The bill elevated the conversation and our grassroots advocacy, while the real policy still had to happen in the agency itself. SCDOT fought the bill. We fought back and the subcommittee unanimously passed the bill to full committee!
After legislative session ended, we returned our full focus to SCDOT. Using the political pressure gained from H.3656, we’re now making headway up and down the chain of command with SCDOT’s leadership and other staff.
Great News Moving Forward With SCDOT
In a meeting with the SCDOT Secretary of Transportation Christy Hall, we found SCDOT is now willing to:
1. Update Their Design Manual
SCDOT is willing to update their design manual with stronger guidance on using bike/ped facilities more often, “where appropriate and based on regional planning by the MPO/COG”.
This is based on the assumption local governments (and their citizens) get bike/ped needs documented and adopted as a Plan in the MPO/COG, “providing a source document that [SCDOT] staff [can] reference when developing a project.” These words come straight from an email we received from the SCDOT Secretary of Transportation. She also stated, “this is the best procedural way to effectively plan instead of trying to chase a paver just ahead of resurfacing.”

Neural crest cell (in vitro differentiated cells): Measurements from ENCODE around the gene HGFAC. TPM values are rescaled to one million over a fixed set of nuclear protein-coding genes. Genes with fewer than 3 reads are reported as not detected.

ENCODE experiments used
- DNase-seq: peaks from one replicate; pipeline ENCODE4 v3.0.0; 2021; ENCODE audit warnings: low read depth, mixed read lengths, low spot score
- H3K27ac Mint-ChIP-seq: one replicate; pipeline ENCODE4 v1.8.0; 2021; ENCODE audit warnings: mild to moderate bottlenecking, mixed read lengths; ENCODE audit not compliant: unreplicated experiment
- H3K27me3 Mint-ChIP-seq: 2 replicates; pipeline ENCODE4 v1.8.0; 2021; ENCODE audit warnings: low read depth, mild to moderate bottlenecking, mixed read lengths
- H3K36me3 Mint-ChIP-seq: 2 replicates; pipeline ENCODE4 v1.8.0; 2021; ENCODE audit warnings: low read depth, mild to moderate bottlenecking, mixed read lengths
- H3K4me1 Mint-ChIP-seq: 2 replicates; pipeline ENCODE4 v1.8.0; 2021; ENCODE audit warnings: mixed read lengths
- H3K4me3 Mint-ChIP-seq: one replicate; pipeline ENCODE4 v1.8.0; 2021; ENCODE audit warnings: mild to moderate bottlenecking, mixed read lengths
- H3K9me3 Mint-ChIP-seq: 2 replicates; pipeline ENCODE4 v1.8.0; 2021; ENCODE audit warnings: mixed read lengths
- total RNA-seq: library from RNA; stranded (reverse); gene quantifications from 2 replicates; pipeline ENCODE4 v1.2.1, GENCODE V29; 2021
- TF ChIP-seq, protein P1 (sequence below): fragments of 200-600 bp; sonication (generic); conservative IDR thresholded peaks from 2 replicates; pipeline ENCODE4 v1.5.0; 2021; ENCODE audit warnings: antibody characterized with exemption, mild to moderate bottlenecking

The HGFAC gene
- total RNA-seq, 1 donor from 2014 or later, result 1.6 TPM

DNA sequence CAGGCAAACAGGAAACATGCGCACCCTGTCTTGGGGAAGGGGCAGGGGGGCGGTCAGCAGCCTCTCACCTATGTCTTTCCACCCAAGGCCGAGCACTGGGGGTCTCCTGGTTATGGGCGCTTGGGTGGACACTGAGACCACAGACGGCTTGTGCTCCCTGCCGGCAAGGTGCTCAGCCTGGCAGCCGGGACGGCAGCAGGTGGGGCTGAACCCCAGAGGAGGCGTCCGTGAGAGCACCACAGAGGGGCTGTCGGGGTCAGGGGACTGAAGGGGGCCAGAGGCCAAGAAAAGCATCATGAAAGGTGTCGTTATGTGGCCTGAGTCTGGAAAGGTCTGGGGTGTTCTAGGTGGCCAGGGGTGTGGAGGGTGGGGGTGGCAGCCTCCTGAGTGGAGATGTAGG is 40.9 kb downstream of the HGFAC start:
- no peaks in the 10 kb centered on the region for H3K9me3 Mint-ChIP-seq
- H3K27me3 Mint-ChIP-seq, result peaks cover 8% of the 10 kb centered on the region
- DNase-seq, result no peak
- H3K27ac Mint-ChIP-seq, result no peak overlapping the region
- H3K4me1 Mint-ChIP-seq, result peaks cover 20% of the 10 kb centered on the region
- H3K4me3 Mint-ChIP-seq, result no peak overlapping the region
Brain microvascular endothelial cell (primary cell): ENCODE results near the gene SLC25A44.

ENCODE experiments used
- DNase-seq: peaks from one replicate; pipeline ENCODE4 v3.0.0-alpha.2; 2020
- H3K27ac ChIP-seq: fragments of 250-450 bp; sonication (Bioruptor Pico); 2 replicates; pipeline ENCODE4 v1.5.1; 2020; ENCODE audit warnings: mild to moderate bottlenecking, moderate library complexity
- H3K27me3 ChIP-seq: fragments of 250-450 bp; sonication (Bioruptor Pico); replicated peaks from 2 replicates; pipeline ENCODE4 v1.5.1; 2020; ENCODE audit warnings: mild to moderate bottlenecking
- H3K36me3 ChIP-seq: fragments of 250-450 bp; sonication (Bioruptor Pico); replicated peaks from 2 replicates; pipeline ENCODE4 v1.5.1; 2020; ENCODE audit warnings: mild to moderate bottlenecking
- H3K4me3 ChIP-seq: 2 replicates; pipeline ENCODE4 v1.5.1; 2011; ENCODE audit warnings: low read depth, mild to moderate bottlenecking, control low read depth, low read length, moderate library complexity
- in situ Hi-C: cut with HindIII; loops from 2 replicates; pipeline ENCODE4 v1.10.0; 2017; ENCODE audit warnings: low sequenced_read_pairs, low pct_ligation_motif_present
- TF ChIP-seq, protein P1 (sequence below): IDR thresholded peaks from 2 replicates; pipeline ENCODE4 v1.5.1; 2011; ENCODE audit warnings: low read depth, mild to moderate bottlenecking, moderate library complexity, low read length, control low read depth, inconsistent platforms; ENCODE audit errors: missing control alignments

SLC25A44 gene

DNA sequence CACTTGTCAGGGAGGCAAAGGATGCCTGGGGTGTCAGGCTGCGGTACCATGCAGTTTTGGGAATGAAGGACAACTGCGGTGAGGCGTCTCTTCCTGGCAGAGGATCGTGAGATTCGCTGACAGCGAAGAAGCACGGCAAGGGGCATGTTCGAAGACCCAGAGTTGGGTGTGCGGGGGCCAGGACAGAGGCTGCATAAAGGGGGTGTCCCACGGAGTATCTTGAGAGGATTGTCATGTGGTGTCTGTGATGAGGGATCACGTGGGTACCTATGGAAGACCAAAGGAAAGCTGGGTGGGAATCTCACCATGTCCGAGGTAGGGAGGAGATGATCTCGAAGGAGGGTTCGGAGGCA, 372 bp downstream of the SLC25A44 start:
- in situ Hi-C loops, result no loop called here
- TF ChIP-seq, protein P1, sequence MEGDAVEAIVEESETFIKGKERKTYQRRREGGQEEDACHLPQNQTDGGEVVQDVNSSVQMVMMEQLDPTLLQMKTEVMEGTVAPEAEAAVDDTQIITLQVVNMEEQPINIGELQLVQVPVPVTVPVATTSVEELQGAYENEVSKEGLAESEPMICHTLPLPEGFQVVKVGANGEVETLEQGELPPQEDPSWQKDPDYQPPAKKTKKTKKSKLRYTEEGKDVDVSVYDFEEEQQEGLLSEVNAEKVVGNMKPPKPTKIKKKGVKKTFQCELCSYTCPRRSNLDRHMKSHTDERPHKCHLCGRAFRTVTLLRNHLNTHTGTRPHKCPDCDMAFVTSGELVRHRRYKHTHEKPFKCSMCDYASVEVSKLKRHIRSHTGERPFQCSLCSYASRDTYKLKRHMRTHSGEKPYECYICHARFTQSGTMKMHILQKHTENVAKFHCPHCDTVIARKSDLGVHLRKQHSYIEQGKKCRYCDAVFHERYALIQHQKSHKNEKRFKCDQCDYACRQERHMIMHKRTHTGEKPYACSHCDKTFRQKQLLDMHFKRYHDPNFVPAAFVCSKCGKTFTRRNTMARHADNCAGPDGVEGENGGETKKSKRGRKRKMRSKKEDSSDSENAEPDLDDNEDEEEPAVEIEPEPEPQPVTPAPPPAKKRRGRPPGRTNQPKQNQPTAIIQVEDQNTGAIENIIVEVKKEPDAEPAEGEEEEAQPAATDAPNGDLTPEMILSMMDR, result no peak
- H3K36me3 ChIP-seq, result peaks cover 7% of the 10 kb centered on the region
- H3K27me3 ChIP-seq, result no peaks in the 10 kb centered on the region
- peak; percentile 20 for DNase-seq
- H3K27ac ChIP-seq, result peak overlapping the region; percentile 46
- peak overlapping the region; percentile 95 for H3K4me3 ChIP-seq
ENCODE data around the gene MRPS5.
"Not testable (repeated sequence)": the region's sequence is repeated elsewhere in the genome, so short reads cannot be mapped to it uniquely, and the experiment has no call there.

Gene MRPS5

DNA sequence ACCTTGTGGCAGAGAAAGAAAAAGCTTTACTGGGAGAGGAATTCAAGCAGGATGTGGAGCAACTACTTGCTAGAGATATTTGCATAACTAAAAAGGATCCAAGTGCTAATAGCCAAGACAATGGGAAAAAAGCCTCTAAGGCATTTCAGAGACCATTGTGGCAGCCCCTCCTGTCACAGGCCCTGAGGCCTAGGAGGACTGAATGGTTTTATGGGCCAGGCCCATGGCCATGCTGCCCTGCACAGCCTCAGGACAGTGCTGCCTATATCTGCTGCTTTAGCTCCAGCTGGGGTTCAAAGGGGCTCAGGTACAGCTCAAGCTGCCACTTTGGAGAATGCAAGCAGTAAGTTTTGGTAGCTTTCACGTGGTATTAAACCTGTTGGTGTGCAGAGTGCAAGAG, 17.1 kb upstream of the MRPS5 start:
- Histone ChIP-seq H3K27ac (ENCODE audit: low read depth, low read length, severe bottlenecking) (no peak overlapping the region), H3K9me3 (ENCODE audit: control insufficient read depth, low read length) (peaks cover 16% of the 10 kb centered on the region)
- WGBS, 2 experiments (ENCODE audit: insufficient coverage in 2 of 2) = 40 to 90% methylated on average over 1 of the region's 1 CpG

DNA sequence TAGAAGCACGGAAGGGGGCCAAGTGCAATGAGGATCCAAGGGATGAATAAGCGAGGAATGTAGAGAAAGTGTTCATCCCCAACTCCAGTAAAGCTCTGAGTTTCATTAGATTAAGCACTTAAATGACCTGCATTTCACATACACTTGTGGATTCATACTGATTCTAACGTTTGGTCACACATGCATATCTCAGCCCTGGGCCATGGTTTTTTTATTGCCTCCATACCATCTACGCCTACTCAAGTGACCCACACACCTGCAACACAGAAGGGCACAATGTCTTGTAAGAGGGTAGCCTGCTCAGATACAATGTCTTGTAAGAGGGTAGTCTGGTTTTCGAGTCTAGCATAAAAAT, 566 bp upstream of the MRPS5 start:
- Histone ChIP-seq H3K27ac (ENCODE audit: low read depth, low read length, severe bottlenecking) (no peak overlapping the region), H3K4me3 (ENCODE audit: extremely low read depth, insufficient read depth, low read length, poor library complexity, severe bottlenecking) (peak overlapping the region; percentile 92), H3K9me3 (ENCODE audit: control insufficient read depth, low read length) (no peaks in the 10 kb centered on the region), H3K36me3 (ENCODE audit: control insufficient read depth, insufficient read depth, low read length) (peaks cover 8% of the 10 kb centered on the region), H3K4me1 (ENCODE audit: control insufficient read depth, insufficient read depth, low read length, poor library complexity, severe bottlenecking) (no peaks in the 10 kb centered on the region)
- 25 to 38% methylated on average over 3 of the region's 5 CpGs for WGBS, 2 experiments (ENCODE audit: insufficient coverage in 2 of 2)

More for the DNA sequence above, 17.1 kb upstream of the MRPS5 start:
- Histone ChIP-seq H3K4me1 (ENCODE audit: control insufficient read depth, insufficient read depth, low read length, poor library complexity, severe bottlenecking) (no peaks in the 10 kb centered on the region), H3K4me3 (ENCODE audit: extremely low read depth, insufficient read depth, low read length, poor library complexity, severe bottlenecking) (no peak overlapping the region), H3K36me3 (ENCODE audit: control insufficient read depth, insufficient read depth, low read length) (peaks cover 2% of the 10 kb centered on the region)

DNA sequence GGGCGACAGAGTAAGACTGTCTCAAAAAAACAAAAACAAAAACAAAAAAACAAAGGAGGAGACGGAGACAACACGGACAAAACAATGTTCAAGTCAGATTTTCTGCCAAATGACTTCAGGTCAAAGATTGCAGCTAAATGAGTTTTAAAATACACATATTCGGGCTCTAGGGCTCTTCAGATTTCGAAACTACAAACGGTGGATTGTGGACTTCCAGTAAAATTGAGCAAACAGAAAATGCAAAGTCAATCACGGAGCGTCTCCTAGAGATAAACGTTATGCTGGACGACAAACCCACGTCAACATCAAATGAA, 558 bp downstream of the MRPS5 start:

Let’s honor this and get the needs of our neighborhoods heard, documented, adopted by the city or county, and then collectively adopted by the regional MPO or COG governing body for transportation policy.
The first half of this process is citizen-led. Citizens can demand that leadership take on the latter steps in either elected bodies (city councils, mayors) or through city managers & planning administrators.
2. Provide More Training For Engineering Staff
This is golden opportunity for a state agency historically trained in highway infrastructure (design for moving cars/trucks faster), rather than street infrastructure (design for making communities more livable). Learn more about the difference between a highway/road and a street here.